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posted by Cactus on Wednesday February 26 2014, @07:00AM   Printer-friendly
from the don't-panic-and-always-know-where-your-towel-is dept.

AnonTechie writes

Media Development Investment Fund, a New York based non-profit, is looking to offer a world-wide data stream free of charge.
Dubbed the 'Outernet', the network will broadcast a one-way data stream to the entire world via a network of mini satellites. The idea is to bridge the digital divide, offering some of the most important (and basic) information on the internet to people regardless of location.

Outernet has posted intention to deliver staples such as: local and international news, OpenStreetMap, Wikipedia, Ubuntu, various educational courseware, and emergency communications systems for use when cell systems fail.

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  • (Score: 5, Funny) by SockPuppet on Wednesday February 26 2014, @07:02AM

    by SockPuppet (157) on Wednesday February 26 2014, @07:02AM (#7164)

    To thunderous applause.

    • (Score: 5, Insightful) by Anonymous Coward on Wednesday February 26 2014, @08:17AM

      by Anonymous Coward on Wednesday February 26 2014, @08:17AM (#7195)

      I absolutely loathe the one-way aspect of this. Having said this it could have a large positive impact IF and that's a big IF the material was very carefully curated to exclude western propaganda, however subtle. But as that probably will not happen and just might be impossible to do anyways...

      Looks like they list the material they will use to indoctrinate people with. Doesn't look too curated at all. So all in all, this would be just another sad propaganda outlet. Ironically it might not be intended that way however, hard to say.

      • (Score: 5, Insightful) by jb on Wednesday February 26 2014, @11:26AM

        by jb (338) on Wednesday February 26 2014, @11:26AM (#7233)

        it could have a large positive impact IF and that's a big IF the material was very carefully curated to exclude western propaganda

        If propaganda is to be excluded, surely all propaganda should be excluded. Is Eastern propaganda really any closer to the truth than Western propaganda? I think not.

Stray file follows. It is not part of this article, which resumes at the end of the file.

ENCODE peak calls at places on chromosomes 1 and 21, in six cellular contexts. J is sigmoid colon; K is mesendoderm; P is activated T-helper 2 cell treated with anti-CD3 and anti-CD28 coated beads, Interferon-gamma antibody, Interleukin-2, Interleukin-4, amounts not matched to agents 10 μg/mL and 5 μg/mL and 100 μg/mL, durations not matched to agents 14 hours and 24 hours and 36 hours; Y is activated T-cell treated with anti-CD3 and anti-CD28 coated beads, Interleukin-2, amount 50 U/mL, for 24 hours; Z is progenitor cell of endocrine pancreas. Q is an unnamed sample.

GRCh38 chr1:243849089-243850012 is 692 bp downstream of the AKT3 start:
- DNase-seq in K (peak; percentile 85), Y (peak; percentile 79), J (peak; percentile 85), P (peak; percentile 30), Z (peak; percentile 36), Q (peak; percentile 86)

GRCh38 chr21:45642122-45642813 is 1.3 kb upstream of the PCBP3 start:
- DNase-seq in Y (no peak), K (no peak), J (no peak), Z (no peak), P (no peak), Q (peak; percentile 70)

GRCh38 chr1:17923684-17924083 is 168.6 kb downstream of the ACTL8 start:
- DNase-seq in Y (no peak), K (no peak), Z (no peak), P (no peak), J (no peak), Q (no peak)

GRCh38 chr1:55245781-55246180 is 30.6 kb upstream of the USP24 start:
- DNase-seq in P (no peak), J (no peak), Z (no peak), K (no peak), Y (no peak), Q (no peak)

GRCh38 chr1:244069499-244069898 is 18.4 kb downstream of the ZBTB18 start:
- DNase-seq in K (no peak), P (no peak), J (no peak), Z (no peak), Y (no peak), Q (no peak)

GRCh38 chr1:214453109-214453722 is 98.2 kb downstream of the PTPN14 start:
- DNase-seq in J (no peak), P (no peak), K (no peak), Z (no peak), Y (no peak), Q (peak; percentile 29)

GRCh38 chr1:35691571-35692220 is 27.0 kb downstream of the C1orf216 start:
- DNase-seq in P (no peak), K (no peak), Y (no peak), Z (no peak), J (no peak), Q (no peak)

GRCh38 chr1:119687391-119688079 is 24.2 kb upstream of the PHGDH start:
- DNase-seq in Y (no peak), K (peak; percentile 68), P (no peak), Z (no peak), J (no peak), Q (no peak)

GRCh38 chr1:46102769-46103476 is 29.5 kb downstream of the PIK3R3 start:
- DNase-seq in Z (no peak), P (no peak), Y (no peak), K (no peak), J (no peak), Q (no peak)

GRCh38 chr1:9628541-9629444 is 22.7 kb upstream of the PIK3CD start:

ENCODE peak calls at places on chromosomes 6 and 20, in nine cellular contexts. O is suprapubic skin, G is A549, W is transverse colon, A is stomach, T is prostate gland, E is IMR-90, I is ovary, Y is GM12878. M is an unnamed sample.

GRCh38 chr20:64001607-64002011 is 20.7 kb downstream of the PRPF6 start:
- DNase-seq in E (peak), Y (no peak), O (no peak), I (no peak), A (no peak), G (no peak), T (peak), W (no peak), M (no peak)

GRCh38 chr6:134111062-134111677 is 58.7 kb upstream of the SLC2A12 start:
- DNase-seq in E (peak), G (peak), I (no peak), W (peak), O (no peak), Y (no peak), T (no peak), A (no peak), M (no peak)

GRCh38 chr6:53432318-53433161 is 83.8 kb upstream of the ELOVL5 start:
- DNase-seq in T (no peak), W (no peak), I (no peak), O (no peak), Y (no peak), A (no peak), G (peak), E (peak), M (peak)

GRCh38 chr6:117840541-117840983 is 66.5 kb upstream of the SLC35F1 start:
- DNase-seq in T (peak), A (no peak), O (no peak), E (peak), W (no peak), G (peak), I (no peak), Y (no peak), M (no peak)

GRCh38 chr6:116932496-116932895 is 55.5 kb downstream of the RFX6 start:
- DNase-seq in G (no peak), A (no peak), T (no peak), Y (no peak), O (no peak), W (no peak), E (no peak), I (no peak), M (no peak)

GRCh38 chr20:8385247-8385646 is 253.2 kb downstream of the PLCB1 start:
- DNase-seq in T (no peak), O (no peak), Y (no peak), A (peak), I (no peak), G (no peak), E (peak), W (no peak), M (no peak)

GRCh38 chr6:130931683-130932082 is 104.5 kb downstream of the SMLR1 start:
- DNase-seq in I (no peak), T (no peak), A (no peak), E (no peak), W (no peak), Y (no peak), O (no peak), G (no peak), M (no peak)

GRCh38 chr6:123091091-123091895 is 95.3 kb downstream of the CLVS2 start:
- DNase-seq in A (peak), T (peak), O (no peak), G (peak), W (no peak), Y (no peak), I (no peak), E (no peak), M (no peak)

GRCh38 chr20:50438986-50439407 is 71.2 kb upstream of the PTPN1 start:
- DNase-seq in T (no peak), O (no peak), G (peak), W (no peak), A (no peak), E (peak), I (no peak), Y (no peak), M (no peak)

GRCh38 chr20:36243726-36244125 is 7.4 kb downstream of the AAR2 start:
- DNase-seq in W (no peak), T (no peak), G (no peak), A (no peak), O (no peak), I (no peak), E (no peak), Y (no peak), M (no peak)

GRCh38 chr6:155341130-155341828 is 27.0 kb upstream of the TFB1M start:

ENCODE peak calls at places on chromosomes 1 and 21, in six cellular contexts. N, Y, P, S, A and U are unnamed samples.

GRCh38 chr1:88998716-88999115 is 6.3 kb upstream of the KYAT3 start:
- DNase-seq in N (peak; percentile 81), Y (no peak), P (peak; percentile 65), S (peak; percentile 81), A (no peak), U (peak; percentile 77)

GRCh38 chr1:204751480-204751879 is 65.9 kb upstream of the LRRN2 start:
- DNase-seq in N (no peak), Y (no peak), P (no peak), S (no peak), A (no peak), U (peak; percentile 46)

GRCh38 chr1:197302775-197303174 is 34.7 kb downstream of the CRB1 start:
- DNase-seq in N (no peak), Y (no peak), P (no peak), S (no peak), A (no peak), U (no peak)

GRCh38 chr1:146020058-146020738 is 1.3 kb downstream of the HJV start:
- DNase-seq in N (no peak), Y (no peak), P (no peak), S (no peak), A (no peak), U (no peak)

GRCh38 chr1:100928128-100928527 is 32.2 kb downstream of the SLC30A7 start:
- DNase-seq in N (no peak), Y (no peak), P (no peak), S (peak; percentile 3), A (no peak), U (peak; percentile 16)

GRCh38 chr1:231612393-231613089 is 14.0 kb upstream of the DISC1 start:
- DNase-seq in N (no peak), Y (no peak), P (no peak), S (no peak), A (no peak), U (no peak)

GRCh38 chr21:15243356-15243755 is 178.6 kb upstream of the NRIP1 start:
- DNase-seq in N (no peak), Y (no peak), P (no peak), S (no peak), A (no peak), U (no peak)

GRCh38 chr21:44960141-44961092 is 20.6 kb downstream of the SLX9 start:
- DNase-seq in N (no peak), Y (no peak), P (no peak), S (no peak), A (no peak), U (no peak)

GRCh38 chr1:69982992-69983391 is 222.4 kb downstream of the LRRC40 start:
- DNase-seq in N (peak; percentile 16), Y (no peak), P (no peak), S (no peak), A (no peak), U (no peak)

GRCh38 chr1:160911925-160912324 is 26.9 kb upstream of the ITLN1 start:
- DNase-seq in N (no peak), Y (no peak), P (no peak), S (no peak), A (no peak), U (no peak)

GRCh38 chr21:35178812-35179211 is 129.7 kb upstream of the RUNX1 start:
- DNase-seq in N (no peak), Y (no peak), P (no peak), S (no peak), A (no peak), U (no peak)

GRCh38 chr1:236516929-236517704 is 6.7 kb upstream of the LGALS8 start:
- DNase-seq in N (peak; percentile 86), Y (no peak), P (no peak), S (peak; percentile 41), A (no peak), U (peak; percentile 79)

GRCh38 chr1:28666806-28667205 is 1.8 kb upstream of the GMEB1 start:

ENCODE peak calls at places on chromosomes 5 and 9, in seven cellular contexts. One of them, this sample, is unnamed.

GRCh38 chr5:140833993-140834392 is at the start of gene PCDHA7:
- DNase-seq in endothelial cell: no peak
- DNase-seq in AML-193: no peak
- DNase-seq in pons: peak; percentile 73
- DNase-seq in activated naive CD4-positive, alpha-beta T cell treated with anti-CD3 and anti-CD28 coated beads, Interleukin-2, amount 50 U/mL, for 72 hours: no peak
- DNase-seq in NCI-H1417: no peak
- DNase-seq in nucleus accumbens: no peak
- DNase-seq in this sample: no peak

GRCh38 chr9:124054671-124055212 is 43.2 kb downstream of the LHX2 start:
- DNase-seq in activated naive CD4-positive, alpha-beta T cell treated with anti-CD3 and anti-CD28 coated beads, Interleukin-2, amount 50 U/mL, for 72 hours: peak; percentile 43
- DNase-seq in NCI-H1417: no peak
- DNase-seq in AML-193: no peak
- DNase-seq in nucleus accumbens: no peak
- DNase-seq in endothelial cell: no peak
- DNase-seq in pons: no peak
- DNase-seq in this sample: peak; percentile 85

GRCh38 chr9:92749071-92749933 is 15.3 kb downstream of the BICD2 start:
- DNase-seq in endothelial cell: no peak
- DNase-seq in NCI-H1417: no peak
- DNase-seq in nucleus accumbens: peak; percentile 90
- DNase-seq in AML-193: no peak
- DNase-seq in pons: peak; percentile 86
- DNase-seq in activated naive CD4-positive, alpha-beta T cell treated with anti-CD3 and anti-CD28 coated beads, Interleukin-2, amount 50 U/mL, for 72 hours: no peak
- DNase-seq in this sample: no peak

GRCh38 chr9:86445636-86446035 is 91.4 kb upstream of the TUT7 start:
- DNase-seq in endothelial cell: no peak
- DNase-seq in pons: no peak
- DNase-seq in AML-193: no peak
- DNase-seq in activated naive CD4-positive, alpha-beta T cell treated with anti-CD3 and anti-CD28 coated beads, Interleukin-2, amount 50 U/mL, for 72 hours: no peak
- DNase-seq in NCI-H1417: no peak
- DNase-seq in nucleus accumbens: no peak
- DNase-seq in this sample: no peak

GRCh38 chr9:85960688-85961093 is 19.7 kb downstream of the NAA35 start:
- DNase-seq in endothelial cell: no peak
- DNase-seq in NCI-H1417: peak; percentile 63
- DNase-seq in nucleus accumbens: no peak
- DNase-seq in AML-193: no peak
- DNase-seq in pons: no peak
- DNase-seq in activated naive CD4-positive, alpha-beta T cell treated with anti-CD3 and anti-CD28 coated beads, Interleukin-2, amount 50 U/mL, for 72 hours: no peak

• (Score: 5, Interesting) by zocalo on Wednesday February 26 2014, @11:06AM

      by zocalo (302) on Wednesday February 26 2014, @11:06AM (#7229)
      Actually, that's probably not too far off how this will work. Tune in at a specific time of day and "channel" for a feed of all Wikipedia articles on a given theme, a bunch of LOLCatz videos, the latest $distro .ISO image, current affairs, Adobe/Apple/Microsoft/Oracle patches, sports results, the almost inevitable propaganda, and so on. Repressive regimes are going to hate it.

      Way back the BBC used to use a side channel on their TV broadcasts to transmit simple textual information pages [wikipedia.org] in a rotating sequence, some of which were used to send BBC Micro programmes. This sounds like a vastly updated version of system, and with the hugely increased bandwidth available could actually provide quite a useful service.
      --
      UNIX? They're not even circumcised! Savages!
      • (Score: 1, Interesting) by Snow on Wednesday February 26 2014, @05:07PM

        by Snow (1601) on Wednesday February 26 2014, @05:07PM (#7406) Journal

        Interesting. I wonder what type of satellite constellation they will use? Something like this might work with a highly elliptical orbit to allow for long loiter times over the targeted area similar to sirius radio.

        • (Score: 3, Interesting) by Foobar Bazbot on Wednesday February 26 2014, @06:18PM

          by Foobar Bazbot (37) on Wednesday February 26 2014, @06:18PM (#7444) Journal

          You seem to believe they have any intent of launching satellites. On Outernet's site, there's a lot about the benefits of the proposed system, a little about characteristics of the proposed system, and nothing at all about a plan to actually create the system. I may be cynical, but at this point it looks a little too much like a scam -- tap into people's emotions about how much the broadcast-only phase will help those poor savages around the world, tap into their greed with the promise that the next step will be absolutely-free, two-way internet access for your smartphone, collect their donations, and laugh all the way to the bank.